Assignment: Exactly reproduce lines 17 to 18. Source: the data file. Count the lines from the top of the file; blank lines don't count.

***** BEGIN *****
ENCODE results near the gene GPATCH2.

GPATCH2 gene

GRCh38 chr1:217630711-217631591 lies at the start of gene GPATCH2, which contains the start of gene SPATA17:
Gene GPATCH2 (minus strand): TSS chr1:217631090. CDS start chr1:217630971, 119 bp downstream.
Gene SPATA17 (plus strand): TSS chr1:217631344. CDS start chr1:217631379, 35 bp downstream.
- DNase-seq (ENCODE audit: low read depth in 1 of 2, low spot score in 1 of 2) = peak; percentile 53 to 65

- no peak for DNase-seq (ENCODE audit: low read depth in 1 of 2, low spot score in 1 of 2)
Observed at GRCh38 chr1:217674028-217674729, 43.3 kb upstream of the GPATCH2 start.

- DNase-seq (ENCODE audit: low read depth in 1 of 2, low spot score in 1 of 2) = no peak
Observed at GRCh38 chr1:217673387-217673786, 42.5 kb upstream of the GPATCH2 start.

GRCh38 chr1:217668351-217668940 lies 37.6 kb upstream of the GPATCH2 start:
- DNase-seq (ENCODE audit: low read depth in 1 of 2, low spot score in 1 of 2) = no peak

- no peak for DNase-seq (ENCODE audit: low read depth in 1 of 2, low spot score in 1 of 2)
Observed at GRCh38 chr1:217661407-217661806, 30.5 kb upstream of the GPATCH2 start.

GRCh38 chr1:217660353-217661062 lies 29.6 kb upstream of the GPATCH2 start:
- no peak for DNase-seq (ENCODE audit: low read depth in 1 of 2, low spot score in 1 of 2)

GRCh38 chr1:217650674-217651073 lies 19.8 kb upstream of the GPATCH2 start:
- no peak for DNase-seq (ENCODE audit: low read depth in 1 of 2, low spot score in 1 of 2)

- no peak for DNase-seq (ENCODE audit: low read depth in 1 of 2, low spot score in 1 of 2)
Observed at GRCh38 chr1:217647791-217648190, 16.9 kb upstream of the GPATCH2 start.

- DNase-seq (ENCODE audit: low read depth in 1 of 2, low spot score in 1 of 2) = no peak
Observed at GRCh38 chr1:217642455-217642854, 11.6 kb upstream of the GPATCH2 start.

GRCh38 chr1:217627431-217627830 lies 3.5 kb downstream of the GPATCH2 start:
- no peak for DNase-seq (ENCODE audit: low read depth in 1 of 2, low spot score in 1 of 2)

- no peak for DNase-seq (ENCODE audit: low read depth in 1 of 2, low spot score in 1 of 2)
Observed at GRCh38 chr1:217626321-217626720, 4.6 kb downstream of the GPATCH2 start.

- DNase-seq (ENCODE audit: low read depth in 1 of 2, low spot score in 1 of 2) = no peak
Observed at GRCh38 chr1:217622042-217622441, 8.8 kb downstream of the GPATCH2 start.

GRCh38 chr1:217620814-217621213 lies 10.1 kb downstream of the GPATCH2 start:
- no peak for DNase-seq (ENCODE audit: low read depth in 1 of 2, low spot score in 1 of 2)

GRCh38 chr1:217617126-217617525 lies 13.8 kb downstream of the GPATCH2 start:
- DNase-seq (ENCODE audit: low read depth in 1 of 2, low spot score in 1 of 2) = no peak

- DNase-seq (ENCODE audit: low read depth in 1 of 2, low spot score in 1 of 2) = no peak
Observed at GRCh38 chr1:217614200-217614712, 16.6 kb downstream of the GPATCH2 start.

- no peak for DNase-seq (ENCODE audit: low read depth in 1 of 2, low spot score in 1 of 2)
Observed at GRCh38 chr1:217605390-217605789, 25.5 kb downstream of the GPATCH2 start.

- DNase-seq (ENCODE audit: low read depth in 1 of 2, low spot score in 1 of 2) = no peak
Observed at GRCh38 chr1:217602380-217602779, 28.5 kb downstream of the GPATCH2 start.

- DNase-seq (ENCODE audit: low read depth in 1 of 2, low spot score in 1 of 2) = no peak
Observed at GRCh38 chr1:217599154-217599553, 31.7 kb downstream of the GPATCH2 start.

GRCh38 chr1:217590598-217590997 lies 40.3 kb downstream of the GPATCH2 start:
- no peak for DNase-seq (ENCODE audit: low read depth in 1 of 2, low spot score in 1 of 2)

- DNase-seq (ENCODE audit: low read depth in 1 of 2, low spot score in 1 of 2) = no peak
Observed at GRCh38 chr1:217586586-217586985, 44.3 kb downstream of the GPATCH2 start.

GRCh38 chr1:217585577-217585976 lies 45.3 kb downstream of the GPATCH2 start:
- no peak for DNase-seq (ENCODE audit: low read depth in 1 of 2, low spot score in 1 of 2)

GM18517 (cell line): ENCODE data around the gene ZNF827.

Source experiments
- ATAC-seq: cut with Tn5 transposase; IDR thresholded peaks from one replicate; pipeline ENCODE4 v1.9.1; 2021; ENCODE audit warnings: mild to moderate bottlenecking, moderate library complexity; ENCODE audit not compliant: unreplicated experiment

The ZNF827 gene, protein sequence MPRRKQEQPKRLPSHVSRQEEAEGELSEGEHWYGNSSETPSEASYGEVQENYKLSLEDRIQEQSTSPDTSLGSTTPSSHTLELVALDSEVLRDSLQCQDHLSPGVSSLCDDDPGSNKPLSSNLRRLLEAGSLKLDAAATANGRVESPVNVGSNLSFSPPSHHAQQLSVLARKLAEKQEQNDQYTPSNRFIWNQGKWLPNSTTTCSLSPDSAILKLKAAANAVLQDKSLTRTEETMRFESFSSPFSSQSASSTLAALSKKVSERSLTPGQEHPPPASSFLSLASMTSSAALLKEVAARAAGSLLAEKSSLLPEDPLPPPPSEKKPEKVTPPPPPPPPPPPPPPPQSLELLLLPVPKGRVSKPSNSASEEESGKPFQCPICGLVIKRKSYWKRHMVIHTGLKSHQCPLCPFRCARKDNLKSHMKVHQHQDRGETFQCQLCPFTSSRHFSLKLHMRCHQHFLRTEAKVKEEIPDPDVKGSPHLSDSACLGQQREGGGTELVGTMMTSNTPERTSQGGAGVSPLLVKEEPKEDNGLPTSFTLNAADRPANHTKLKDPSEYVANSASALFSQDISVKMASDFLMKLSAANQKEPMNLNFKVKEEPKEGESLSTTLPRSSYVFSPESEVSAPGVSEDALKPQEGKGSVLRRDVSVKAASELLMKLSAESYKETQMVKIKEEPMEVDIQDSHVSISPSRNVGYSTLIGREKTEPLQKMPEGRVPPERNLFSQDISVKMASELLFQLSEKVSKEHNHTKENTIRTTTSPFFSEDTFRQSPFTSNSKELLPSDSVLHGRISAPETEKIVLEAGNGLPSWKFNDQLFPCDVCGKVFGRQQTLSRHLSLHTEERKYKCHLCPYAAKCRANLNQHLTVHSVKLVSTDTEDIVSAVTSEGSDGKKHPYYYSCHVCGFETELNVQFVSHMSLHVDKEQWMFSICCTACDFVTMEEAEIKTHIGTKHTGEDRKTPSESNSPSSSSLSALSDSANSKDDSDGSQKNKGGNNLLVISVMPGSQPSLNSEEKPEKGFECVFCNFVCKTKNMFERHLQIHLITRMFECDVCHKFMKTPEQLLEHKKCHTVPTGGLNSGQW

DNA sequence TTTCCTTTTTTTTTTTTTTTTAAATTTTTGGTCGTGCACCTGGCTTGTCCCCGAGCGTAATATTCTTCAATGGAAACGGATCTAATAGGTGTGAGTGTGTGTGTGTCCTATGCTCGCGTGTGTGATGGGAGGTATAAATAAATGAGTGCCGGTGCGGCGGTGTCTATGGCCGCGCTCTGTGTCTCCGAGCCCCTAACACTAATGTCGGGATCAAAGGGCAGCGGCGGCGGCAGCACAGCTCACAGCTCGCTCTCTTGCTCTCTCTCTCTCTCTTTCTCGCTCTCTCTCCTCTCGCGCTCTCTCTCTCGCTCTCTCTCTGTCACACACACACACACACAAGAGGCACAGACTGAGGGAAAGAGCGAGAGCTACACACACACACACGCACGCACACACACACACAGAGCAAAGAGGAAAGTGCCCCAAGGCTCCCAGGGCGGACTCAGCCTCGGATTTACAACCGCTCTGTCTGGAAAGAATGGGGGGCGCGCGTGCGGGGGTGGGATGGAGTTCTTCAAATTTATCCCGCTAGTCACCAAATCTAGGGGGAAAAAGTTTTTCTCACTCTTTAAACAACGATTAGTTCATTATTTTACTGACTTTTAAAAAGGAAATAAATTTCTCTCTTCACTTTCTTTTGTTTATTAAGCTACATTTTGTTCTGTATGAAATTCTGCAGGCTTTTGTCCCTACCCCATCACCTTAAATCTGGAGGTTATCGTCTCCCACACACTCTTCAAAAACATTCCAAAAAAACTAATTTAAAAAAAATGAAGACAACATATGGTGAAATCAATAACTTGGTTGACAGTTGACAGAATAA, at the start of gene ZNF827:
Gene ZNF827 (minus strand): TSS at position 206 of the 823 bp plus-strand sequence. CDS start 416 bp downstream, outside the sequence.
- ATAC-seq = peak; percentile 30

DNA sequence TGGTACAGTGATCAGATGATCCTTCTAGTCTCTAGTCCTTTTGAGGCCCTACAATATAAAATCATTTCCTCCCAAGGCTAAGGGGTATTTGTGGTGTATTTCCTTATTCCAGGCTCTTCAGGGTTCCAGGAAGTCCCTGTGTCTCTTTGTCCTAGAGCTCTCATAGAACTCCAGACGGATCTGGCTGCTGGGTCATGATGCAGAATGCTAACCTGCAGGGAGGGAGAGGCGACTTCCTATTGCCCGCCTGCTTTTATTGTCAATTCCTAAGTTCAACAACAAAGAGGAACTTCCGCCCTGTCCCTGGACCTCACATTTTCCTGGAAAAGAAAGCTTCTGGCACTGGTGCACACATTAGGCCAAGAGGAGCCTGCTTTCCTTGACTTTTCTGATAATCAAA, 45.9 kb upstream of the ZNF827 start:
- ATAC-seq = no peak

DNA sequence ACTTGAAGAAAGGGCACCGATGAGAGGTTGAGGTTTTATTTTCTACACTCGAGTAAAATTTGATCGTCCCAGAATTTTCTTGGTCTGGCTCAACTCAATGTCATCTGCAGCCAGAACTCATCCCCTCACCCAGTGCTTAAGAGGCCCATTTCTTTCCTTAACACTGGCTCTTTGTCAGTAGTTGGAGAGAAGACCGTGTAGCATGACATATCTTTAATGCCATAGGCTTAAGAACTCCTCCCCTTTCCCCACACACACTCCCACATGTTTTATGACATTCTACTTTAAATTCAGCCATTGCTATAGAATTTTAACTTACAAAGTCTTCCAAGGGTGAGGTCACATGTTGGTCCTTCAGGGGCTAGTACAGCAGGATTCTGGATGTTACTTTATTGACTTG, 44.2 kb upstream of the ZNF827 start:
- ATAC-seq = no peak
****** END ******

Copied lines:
GRCh38 chr1:217650674-217651073 lies 19.8 kb upstream of the GPATCH2 start:
- no peak for DNase-seq (ENCODE audit: low read depth in 1 of 2, low spot score in 1 of 2)